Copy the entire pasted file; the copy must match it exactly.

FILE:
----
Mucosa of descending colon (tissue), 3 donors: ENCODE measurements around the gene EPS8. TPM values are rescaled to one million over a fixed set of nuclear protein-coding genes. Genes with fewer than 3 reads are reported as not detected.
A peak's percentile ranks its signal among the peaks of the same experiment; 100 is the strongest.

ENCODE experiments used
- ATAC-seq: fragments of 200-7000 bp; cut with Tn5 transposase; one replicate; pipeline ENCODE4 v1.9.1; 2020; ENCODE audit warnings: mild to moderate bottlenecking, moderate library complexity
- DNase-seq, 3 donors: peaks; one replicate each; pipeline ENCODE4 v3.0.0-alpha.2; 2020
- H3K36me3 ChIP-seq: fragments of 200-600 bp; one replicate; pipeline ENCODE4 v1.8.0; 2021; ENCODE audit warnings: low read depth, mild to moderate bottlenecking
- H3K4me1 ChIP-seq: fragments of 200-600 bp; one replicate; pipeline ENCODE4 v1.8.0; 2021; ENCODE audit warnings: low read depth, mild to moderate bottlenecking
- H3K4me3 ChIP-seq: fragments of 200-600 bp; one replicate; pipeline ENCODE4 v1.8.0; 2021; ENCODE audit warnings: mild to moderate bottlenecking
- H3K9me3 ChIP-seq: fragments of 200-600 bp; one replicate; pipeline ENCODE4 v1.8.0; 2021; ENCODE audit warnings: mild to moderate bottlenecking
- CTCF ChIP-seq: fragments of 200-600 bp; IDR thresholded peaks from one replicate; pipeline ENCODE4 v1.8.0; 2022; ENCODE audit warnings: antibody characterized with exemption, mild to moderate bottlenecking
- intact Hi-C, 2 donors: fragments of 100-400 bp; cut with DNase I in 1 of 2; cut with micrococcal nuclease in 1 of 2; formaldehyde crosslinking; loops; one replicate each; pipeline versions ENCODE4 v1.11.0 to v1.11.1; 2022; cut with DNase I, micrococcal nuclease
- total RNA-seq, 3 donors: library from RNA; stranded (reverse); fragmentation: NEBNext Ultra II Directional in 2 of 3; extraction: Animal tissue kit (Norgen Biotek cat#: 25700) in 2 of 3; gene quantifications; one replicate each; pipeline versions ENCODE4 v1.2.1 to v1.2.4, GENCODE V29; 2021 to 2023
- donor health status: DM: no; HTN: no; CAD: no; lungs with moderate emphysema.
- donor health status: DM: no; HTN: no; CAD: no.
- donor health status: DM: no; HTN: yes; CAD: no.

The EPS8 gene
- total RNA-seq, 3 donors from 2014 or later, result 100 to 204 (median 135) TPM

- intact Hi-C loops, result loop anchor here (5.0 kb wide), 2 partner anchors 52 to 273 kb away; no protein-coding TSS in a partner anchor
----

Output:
Mucosa of descending colon (tissue), 3 donors: ENCODE measurements around the gene EPS8. TPM values are rescaled to one million over a fixed set of nuclear protein-coding genes. Genes with fewer than 3 reads are reported as not detected.
A peak's percentile ranks its signal among the peaks of the same experiment; 100 is the strongest.

ENCODE experiments used
- ATAC-seq: fragments of 200-7000 bp; cut with Tn5 transposase; one replicate; pipeline ENCODE4 v1.9.1; 2020; ENCODE audit warnings: mild to moderate bottlenecking, moderate library complexity
- DNase-seq, 3 donors: peaks; one replicate each; pipeline ENCODE4 v3.0.0-alpha.2; 2020
- H3K36me3 ChIP-seq: fragments of 200-600 bp; one replicate; pipeline ENCODE4 v1.8.0; 2021; ENCODE audit warnings: low read depth, mild to moderate bottlenecking
- H3K4me1 ChIP-seq: fragments of 200-600 bp; one replicate; pipeline ENCODE4 v1.8.0; 2021; ENCODE audit warnings: low read depth, mild to moderate bottlenecking
- H3K4me3 ChIP-seq: fragments of 200-600 bp; one replicate; pipeline ENCODE4 v1.8.0; 2021; ENCODE audit warnings: mild to moderate bottlenecking
- H3K9me3 ChIP-seq: fragments of 200-600 bp; one replicate; pipeline ENCODE4 v1.8.0; 2021; ENCODE audit warnings: mild to moderate bottlenecking
- CTCF ChIP-seq: fragments of 200-600 bp; IDR thresholded peaks from one replicate; pipeline ENCODE4 v1.8.0; 2022; ENCODE audit warnings: antibody characterized with exemption, mild to moderate bottlenecking
- intact Hi-C, 2 donors: fragments of 100-400 bp; cut with DNase I in 1 of 2; cut with micrococcal nuclease in 1 of 2; formaldehyde crosslinking; loops; one replicate each; pipeline versions ENCODE4 v1.11.0 to v1.11.1; 2022; cut with DNase I, micrococcal nuclease
- total RNA-seq, 3 donors: library from RNA; stranded (reverse); fragmentation: NEBNext Ultra II Directional in 2 of 3; extraction: Animal tissue kit (Norgen Biotek cat#: 25700) in 2 of 3; gene quantifications; one replicate each; pipeline versions ENCODE4 v1.2.1 to v1.2.4, GENCODE V29; 2021 to 2023
- donor health status: DM: no; HTN: no; CAD: no; lungs with moderate emphysema.
- donor health status: DM: no; HTN: no; CAD: no.
- donor health status: DM: no; HTN: yes; CAD: no.

The EPS8 gene
- total RNA-seq, 3 donors from 2014 or later, result 100 to 204 (median 135) TPM

- intact Hi-C loops, result loop anchor here (5.0 kb wide), 2 partner anchors 52 to 273 kb away; no protein-coding TSS in a partner anchor